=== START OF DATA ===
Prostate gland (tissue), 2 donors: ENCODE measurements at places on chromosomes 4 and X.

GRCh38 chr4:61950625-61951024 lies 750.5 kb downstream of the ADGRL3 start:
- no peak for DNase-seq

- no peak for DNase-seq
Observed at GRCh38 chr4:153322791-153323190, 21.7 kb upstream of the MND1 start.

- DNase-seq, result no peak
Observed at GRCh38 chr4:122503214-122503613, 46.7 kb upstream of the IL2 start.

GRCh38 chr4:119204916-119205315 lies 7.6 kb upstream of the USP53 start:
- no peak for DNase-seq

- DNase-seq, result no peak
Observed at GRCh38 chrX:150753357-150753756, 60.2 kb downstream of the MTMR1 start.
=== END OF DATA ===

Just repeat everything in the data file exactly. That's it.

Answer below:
Prostate gland (tissue), 2 donors: ENCODE measurements at places on chromosomes 4 and X.

GRCh38 chr4:61950625-61951024 lies 750.5 kb downstream of the ADGRL3 start:
- no peak for DNase-seq

- no peak for DNase-seq
Observed at GRCh38 chr4:153322791-153323190, 21.7 kb upstream of the MND1 start.

- DNase-seq, result no peak
Observed at GRCh38 chr4:122503214-122503613, 46.7 kb upstream of the IL2 start.

GRCh38 chr4:119204916-119205315 lies 7.6 kb upstream of the USP53 start:
- no peak for DNase-seq

- DNase-seq, result no peak
Observed at GRCh38 chrX:150753357-150753756, 60.2 kb downstream of the MTMR1 start.